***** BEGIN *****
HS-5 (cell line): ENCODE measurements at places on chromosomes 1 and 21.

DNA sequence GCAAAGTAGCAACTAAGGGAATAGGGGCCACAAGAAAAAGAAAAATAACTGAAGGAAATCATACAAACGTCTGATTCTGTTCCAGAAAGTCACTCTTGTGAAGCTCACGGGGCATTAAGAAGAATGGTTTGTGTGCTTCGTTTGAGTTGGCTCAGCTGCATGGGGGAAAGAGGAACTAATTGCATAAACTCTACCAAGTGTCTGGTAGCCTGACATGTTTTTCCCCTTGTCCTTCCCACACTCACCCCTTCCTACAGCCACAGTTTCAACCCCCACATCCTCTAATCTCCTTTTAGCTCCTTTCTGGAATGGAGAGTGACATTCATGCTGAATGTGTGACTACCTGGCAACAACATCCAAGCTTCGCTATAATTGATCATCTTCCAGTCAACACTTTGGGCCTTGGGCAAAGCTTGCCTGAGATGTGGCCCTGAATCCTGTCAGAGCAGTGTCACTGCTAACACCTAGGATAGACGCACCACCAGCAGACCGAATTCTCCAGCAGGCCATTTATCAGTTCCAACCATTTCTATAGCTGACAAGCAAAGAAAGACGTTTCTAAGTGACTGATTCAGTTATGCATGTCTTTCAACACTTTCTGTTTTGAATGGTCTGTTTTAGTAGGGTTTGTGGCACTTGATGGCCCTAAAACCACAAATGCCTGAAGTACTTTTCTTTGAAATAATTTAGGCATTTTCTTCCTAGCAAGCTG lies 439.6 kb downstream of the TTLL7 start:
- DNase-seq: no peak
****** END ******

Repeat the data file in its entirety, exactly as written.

HS-5 (cell line): ENCODE measurements at places on chromosomes 1 and 21.

DNA sequence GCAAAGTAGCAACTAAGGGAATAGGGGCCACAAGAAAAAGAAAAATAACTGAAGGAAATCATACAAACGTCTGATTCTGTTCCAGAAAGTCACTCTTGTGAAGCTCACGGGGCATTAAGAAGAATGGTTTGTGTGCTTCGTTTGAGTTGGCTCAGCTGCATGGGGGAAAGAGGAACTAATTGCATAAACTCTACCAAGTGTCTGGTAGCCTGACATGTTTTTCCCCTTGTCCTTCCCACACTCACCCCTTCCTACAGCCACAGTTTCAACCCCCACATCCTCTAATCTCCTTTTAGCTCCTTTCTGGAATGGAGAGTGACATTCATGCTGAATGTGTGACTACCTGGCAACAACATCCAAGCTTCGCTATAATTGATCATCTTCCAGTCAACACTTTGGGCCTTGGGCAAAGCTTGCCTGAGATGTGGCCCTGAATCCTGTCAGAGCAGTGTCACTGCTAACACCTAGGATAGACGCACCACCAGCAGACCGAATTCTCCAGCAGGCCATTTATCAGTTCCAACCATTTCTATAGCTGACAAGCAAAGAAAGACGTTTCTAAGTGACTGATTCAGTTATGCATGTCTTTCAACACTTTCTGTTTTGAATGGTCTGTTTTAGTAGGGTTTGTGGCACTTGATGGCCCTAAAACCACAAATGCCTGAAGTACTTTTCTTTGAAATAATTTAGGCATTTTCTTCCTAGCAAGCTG lies 439.6 kb downstream of the TTLL7 start:
- DNase-seq: no peak